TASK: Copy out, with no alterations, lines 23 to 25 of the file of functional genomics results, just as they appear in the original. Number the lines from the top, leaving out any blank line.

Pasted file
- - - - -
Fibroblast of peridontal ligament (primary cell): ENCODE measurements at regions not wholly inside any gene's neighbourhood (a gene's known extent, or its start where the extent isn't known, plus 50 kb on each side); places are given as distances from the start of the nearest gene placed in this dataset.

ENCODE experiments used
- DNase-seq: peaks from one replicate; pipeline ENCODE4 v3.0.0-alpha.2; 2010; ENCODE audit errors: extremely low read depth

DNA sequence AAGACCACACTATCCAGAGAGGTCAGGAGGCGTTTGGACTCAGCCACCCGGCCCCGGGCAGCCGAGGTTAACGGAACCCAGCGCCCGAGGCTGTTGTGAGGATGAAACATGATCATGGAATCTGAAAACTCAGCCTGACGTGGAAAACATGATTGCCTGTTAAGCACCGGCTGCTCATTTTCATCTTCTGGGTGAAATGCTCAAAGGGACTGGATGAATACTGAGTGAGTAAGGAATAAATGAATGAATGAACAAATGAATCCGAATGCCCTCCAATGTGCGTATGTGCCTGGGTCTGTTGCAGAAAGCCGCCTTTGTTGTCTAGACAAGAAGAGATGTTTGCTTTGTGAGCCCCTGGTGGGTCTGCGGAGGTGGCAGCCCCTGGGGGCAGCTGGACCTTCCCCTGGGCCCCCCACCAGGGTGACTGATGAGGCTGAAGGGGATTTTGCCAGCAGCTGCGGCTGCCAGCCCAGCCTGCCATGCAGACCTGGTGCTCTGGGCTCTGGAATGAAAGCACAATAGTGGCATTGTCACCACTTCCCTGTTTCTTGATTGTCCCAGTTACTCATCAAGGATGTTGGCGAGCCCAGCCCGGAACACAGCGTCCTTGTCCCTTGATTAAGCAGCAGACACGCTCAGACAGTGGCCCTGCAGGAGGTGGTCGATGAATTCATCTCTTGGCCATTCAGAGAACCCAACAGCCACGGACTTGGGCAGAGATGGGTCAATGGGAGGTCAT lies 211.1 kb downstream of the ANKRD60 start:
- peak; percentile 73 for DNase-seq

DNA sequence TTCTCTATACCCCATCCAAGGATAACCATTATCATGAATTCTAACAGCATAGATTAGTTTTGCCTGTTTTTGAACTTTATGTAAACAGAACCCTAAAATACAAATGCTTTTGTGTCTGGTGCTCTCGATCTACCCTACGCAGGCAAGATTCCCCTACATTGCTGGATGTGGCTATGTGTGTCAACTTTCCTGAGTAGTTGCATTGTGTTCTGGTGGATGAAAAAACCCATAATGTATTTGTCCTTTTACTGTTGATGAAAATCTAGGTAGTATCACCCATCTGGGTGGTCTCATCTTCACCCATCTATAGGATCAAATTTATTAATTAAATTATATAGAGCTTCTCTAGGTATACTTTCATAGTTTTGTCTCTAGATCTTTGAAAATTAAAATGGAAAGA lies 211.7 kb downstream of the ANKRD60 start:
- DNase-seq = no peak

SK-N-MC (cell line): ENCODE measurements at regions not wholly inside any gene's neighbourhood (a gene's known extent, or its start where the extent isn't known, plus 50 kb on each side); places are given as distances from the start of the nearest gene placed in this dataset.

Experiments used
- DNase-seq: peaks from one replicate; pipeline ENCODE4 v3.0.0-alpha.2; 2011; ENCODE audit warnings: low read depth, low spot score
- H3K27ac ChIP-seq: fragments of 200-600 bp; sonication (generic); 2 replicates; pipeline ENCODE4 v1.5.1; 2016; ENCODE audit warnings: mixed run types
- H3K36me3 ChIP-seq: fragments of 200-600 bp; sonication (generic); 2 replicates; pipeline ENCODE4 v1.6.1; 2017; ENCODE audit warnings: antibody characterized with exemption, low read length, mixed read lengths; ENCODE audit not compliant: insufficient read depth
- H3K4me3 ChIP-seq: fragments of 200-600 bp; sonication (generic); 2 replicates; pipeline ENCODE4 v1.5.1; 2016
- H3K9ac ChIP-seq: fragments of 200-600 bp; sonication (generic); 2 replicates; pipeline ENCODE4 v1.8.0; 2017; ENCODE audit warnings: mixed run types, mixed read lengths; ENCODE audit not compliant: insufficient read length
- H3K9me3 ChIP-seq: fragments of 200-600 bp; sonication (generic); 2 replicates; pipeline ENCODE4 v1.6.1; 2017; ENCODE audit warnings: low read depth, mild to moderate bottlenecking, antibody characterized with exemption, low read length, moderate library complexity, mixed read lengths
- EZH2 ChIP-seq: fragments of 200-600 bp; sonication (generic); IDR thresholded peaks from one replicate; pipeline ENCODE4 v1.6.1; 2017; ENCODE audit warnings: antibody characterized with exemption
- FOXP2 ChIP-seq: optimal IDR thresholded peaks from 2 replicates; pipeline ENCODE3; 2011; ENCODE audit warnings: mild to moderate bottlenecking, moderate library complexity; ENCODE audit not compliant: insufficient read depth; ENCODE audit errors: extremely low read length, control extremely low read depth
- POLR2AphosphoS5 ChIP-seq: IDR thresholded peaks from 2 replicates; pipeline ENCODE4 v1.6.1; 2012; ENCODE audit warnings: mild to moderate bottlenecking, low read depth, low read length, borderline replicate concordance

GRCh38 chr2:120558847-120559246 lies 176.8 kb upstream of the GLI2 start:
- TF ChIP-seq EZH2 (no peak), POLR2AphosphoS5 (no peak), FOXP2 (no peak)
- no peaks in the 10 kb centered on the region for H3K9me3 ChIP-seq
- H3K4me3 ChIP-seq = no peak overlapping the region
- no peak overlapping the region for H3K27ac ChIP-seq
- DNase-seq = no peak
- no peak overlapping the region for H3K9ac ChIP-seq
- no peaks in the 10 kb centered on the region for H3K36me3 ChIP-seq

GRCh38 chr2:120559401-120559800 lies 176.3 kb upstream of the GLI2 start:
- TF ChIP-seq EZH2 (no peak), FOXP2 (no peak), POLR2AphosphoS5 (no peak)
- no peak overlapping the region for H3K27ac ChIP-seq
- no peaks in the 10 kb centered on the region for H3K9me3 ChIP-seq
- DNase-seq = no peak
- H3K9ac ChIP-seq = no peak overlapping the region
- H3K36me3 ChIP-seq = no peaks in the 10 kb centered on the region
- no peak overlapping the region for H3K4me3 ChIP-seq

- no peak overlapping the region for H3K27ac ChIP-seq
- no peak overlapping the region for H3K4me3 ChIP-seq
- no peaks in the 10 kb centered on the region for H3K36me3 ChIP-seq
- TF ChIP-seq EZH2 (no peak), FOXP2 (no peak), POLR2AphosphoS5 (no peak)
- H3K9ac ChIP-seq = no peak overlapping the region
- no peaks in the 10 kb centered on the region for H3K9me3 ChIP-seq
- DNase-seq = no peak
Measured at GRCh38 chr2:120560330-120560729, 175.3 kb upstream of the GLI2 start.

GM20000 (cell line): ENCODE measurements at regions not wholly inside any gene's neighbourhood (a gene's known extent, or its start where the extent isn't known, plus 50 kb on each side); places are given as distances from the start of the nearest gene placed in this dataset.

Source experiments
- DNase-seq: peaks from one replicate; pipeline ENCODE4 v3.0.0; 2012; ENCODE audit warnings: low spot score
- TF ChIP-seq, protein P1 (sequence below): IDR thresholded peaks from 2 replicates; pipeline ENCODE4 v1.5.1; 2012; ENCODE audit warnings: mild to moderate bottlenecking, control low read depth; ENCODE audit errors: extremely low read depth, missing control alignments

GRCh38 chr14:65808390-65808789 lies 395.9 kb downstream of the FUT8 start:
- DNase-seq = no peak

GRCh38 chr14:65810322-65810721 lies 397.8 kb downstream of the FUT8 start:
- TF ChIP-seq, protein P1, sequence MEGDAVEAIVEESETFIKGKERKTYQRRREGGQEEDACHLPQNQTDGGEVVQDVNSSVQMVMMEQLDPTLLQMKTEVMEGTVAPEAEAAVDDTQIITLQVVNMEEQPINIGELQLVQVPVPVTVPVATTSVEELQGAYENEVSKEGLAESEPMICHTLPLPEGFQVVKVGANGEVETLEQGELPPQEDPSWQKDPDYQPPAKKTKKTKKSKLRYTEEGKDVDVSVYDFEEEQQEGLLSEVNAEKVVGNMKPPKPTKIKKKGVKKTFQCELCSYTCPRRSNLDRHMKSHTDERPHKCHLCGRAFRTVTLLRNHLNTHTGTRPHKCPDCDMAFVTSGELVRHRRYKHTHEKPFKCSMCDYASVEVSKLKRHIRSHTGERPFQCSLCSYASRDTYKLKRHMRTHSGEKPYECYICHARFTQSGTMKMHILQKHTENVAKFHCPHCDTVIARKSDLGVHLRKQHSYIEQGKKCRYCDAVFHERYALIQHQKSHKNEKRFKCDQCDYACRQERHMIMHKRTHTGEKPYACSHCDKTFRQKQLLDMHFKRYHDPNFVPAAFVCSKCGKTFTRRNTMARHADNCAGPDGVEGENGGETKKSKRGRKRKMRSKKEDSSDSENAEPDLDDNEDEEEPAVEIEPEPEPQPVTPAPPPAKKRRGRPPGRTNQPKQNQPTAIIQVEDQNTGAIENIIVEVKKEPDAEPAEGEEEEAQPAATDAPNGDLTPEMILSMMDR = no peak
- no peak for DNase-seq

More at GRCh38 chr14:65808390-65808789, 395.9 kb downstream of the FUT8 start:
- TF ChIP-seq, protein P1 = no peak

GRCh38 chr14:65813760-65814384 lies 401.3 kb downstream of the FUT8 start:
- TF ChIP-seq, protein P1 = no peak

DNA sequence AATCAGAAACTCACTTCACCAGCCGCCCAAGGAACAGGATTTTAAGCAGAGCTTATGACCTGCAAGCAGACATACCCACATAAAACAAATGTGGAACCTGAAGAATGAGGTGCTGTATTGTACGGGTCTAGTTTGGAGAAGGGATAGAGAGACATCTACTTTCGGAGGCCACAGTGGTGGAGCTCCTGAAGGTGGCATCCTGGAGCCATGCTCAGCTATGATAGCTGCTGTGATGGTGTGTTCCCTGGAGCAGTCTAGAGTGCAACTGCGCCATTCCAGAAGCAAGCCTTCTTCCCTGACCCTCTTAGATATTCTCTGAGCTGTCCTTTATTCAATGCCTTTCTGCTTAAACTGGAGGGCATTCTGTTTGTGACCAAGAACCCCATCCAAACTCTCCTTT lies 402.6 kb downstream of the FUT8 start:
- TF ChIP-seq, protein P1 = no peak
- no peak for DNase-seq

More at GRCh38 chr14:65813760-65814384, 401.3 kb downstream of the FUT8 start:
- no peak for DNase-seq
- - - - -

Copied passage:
- no peak overlapping the region for H3K27ac ChIP-seq
- DNase-seq = no peak
- no peak overlapping the region for H3K9ac ChIP-seq